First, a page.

Long relegated exclusively
to lawns, grasses are now becoming the darlings of the perennial garden--so
much so that the 2001 Perennial Plant of the Year is an ornamental grass.
Grasses provide multi-season interest, with striking foliage and ornamental
seedheads. Many have feathery plumes that make a welcome addition to cut
Grasses and perennial
flowers are naturals together. Look at any wild meadow, and you'll likely
find the two growing side by side. However, ornamental grasses differ
from their wild cousins in a number of ways. First of all, ornamental
grasses have been bred for a variety of foliage colors and forms, and
many have very showy seedheads. Ornamental grasses are also better behaved
than wild grasses--that is, they won't spread wildly and take over entire
Although grasses lack
the large and colorful flowers of many ornamentals, their beauty is found
in their foliage textures, colors, and forms. Not only does their straplike
foliage provide striking contrast for flowering perennials, they also
add vitality to a planting as they sway in the breeze.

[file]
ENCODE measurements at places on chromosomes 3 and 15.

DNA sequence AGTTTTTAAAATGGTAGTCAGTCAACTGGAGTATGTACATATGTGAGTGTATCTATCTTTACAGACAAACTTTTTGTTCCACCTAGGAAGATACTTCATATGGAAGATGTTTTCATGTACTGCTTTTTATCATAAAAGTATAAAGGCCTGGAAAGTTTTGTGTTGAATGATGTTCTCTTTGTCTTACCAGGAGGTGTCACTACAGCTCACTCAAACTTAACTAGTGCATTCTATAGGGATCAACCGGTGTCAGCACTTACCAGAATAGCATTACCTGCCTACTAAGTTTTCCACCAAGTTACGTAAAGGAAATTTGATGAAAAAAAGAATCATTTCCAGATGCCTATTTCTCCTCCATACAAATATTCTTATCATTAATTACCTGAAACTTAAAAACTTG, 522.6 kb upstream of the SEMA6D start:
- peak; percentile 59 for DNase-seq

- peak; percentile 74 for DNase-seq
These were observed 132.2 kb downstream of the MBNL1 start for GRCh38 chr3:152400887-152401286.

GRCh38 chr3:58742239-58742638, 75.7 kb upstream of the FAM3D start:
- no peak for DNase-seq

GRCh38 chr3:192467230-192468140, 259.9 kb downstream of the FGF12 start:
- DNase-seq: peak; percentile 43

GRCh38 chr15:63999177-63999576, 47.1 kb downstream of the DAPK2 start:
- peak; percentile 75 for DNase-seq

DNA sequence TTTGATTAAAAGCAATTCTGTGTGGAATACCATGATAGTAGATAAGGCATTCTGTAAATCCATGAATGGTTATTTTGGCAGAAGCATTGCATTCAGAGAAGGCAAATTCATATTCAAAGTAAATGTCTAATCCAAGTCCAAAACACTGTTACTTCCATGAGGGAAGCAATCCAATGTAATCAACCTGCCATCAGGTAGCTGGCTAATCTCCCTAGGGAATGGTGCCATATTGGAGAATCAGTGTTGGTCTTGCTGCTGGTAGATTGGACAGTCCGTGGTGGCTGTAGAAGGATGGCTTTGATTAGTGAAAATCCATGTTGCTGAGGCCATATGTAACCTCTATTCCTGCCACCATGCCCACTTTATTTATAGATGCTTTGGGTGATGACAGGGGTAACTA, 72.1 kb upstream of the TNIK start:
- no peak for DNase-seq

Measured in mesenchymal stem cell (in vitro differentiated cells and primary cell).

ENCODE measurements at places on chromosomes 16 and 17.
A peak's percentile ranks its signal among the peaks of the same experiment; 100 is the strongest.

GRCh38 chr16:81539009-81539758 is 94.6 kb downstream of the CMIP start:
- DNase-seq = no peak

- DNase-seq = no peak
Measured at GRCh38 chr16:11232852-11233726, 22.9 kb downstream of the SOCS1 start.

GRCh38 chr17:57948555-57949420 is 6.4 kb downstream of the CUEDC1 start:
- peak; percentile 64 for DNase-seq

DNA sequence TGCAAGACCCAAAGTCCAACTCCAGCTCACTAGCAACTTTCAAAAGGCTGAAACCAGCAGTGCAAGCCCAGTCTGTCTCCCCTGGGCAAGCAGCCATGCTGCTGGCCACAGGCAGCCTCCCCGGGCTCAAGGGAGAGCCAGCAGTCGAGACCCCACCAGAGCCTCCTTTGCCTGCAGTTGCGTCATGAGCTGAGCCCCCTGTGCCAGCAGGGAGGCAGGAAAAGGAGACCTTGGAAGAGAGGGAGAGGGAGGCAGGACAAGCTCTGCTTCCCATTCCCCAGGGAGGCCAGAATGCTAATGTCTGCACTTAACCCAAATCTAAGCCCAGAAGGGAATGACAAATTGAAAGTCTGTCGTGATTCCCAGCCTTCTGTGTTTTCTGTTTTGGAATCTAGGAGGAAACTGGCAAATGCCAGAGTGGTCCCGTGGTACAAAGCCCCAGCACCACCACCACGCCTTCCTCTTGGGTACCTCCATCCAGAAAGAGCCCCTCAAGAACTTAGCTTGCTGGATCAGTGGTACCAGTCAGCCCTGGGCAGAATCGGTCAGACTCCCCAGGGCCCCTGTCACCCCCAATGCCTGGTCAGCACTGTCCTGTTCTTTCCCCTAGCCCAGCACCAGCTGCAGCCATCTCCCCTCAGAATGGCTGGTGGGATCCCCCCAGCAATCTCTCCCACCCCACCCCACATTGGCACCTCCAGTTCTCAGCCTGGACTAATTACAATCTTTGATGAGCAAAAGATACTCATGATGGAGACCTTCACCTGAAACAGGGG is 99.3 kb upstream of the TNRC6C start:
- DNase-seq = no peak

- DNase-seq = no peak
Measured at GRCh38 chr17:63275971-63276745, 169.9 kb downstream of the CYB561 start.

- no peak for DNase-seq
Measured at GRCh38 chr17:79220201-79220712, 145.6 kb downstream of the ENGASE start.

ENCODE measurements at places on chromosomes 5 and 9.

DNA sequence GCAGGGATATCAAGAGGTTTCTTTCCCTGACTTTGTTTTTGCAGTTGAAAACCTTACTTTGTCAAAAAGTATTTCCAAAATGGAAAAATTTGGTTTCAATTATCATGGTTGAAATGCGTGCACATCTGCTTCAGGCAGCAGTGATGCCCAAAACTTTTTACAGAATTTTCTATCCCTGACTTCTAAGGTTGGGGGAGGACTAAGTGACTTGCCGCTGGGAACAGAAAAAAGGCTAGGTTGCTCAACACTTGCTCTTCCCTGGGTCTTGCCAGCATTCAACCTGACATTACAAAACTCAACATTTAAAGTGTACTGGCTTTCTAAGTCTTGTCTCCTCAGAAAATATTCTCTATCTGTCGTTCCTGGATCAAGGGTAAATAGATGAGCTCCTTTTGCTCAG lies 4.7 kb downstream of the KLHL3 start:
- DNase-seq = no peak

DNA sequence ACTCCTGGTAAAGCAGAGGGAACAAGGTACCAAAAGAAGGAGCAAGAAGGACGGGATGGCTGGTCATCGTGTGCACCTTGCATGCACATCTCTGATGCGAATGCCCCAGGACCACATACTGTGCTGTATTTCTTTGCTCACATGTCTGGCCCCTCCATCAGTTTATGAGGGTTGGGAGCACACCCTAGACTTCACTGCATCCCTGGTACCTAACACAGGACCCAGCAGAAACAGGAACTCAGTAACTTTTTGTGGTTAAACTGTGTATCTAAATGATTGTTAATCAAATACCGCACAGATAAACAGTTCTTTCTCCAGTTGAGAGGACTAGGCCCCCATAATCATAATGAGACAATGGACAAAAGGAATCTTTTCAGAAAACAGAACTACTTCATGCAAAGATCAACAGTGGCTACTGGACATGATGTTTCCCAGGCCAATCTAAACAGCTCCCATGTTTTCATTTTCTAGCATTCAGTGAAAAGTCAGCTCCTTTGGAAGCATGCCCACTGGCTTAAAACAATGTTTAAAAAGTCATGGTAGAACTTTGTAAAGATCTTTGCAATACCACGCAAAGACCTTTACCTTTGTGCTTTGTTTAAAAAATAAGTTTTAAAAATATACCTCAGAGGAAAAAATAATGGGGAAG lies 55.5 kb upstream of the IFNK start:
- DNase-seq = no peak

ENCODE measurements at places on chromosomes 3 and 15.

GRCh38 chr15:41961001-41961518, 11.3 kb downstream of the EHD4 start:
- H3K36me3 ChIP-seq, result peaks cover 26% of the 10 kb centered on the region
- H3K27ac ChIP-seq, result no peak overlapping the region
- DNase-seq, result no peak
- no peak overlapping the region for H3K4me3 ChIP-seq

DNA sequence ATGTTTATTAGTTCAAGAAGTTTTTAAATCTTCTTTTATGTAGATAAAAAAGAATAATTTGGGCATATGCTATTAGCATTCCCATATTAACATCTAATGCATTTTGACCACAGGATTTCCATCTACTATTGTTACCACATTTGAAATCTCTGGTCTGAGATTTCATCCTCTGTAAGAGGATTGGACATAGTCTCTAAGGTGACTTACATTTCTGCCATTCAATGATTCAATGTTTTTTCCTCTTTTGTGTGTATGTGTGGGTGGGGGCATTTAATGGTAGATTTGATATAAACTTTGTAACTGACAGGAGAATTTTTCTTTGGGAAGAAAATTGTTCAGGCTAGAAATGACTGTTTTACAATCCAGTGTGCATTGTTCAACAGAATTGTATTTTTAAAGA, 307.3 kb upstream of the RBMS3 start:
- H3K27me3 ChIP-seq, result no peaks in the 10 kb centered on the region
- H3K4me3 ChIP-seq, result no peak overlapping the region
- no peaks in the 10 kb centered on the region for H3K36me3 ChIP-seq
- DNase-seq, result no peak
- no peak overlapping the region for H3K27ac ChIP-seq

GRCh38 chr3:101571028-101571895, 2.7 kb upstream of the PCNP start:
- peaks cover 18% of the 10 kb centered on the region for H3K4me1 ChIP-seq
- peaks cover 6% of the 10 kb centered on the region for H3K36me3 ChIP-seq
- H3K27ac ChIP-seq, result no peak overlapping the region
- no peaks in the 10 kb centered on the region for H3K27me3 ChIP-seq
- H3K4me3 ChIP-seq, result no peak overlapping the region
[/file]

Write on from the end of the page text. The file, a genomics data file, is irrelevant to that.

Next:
Foerster' Feather Reed Grass
Perennial Plant of the Year!
ornamental grass starts out in spring with a striking clump of
narrow green leaves. Then the
showy golden plumes appear in early summer and last well into
winter--truly an all-season plant!
Foerster' grows 5 to 6 feet tall, with a spread of 2 to 3 feet.
can be categorized as either clumping and spreading. Clump-forming grasses
form tidy mounds and spread slowly. Spreading grasses spread by creeping
roots, and some can become invasive. When considering an ornamental grass,
make sure it is classified as clump-forming, or at least described as
slow-spreading. If you have your heart set on a variety, only to find
out it can become invasive, consider sinking a large pot into the soil
and planting it in there. The pot will contain the roots to limit spreading.
Let's look at some popular ornamental
vertical in form
- tough and
- long bloom
- intense steel-blue
- forms compact
rapidly (but not invasive)
- good for
foliage and copper red plumes
for Ornamental Grasses
cousins, the lawn grasses, ornamental grasses are generally relatively
durable and reliable. Most grasses prefer full sun. They tend to be tolerant
of a wide range of soil types and prefer a pH between 5 and 7. Once established,
most ornamental grasses have deep, far-ranging root systems, making them
resistant to drought. However, give them some extra TLC during their first
season by watering them throughout dry spells. Ornamental grasses are
also remarkably pest-free.
many perennials, grasses respond well to shearing back in late winter.
Although you can also cut back dead foliage in fall, most grasses are
attractive well into winter, and many have seedheads that attract birds.
Whenever you decide to prune, simply cut down each clump to 3 to 6 inches
above ground, using sharp scissors or pruners. In the spring, the grass
will resprout from the crown.
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